An animal rights group is taking credit for a researcher's failure to obtain funding for a proposed AIDS experiment that called for infecting 66 pregnant and infant macaque monkeys with a deadly virus.
University of Washington researcher Dr. Hans Ochs designed an experiment called "Maternal-Infant Transmission of SIV in Macaques," to obtain information useful in treating women with AIDS.SIV, or simian immunodeficiency virus, infects monkeys and is similar to HIV, or human immunodeficiency virus, which causes AIDS in humans.
Ochs twice submitted the proposal to the National Institutes of Health and was refused both times. His former secretary, Diane Broughton, sent a copy of the proposal to the Progressive Animal Welfare Society before it was sent to NIH in October.
When PAWS received the material, it launched a publicity campaign, complete with a 50-page pamphlet, designed to stir up public opposition to the project. The campaign spurred inquiries from NIH and from the state's senators.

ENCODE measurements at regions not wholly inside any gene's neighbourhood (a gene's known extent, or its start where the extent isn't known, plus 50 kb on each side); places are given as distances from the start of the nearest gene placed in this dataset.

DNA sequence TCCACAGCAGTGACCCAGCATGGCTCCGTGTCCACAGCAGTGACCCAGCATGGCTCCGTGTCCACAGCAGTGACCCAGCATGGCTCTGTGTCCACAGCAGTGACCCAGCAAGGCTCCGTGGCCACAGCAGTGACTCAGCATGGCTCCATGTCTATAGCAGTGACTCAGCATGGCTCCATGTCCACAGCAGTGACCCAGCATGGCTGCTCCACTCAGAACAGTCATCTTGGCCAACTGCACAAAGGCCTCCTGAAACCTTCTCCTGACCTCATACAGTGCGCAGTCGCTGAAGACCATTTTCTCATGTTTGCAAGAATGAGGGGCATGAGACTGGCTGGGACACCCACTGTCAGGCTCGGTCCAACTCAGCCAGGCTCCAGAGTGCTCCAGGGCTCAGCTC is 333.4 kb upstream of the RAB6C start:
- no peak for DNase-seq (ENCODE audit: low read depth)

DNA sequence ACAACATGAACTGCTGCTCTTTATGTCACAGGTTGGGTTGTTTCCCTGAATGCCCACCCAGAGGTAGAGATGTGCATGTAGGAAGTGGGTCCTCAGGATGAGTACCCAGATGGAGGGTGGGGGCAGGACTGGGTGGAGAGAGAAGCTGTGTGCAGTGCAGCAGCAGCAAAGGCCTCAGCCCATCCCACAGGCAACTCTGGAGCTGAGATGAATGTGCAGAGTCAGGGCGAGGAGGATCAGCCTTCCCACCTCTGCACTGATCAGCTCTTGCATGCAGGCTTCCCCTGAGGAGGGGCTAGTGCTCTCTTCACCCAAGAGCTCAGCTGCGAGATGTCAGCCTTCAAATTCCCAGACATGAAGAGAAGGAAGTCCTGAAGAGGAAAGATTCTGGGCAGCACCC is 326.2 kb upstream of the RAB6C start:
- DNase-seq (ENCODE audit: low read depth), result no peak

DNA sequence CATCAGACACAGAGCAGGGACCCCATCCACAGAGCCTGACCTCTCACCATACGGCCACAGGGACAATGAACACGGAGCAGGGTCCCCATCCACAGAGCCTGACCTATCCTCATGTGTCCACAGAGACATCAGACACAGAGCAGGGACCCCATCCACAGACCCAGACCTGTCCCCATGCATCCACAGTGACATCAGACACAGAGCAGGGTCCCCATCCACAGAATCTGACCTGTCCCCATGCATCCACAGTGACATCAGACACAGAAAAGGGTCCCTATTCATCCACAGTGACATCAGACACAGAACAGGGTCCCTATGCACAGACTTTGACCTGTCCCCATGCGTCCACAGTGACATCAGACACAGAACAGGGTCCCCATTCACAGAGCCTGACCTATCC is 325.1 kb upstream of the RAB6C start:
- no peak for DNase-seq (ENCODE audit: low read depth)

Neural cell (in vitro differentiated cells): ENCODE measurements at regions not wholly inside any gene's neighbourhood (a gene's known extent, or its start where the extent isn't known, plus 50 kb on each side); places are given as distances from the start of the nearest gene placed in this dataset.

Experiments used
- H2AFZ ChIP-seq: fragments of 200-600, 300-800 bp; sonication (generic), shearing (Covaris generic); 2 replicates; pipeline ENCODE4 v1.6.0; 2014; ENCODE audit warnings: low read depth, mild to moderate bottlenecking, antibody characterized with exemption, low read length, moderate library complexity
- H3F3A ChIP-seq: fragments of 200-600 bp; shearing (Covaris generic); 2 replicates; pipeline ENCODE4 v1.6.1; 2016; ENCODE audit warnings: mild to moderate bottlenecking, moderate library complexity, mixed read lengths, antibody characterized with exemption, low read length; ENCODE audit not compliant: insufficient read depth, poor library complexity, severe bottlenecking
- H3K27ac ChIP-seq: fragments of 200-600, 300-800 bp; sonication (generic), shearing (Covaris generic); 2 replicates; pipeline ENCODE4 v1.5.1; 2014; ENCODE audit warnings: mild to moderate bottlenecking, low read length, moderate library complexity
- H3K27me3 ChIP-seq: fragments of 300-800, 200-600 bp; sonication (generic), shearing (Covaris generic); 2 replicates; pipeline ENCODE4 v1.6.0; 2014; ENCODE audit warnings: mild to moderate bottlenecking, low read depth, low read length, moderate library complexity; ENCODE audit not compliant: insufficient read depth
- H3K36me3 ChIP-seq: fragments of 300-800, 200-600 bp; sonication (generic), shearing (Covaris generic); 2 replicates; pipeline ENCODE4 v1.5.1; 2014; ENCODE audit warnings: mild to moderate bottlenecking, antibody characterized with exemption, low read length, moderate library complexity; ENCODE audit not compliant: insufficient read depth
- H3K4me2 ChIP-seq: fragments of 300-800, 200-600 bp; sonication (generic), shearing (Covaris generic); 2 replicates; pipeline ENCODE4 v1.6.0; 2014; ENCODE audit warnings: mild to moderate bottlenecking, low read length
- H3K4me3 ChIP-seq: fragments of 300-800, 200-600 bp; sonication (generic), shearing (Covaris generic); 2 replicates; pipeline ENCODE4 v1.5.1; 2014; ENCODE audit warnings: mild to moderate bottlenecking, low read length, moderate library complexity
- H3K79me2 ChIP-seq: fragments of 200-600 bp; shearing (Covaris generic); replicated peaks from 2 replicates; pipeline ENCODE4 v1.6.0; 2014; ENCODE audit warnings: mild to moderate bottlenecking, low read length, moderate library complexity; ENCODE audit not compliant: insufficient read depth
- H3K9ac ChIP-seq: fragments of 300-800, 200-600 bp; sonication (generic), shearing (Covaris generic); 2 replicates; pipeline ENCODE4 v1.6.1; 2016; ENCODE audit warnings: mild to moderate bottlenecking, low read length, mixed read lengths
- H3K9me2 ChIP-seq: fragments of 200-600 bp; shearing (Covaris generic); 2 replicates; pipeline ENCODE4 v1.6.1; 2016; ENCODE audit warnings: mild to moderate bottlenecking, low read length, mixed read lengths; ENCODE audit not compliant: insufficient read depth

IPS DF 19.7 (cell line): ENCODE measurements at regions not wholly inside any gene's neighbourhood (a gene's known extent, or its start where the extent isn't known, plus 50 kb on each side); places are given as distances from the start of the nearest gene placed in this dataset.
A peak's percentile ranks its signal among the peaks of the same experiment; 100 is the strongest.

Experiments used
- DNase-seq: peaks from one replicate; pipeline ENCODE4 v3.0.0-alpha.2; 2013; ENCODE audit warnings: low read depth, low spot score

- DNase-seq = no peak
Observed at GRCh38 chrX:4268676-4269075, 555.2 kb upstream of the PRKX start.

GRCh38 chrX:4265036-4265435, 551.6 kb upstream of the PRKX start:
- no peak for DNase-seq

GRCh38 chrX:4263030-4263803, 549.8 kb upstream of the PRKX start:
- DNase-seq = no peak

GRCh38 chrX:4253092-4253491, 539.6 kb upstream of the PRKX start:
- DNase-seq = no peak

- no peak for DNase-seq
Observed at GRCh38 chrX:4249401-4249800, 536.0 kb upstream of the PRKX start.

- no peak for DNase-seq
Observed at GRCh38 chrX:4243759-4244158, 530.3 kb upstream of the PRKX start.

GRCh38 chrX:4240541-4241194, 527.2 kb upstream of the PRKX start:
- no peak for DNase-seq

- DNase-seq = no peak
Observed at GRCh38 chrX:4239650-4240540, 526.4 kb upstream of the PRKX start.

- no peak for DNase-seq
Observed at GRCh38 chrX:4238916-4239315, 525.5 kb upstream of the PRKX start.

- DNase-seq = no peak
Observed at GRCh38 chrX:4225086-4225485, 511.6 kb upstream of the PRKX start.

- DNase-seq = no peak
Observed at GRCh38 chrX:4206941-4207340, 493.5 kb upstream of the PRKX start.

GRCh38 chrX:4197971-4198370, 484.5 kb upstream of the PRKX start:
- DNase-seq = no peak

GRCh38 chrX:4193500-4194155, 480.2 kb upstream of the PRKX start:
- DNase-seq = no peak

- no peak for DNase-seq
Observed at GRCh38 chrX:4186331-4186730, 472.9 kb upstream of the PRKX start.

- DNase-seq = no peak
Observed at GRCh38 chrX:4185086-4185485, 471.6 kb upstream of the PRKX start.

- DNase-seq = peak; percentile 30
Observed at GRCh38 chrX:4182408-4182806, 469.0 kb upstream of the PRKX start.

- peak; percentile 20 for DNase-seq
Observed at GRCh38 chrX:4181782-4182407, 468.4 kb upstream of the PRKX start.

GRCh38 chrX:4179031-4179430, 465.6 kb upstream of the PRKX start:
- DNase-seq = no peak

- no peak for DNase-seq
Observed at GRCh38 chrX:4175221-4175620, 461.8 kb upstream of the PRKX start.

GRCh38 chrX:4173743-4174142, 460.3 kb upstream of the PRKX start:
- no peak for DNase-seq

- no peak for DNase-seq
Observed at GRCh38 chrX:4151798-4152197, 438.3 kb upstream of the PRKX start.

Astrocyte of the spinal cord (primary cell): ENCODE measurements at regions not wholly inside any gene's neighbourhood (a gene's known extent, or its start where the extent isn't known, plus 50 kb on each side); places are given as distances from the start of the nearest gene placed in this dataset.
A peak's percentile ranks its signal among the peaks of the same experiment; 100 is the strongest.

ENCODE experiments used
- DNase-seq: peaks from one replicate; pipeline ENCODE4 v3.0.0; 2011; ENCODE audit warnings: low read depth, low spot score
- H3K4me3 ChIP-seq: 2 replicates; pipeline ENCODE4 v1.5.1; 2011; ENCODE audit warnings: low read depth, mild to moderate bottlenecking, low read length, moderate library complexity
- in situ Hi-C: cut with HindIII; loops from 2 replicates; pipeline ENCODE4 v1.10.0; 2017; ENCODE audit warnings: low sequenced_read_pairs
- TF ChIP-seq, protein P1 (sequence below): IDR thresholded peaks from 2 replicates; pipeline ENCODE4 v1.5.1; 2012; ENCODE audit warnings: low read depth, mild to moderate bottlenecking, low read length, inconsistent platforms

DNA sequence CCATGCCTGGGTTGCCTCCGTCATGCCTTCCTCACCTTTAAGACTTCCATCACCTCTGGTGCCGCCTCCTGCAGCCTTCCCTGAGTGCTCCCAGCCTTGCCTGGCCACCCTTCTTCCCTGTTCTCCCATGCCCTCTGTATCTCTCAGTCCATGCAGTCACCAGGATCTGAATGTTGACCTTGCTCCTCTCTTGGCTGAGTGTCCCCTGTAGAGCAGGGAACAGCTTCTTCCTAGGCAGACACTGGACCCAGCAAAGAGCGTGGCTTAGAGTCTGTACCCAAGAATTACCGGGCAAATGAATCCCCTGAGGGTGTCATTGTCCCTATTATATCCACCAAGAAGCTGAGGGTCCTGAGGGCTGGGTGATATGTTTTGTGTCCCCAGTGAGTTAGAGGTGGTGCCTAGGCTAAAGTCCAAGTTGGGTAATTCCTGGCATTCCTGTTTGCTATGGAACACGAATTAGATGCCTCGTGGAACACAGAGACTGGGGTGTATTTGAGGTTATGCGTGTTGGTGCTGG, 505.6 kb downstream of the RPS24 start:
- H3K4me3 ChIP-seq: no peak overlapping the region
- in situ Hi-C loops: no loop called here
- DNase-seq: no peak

"I am relieved that the NIH would not use almost $2 million for this kind of experiment. I'm sorry the process is so clandestine that it's up to a secretary to put this kind of information in the hands of a public," Broughton said.
But Ochs said the protest campaign had nothing to do with the funding rejection.
"I do not think that the campaign of PAWS has really done anything to affect that grant," Ochs said Sunday. "I can't accept that.
"It was reviewed and the reason (for the low priority) . . . is they would like preliminary experiments done. Those are expensive, so we cannot just do the first few animals to demonstrate," he said. Preliminary studies would cost $60,000.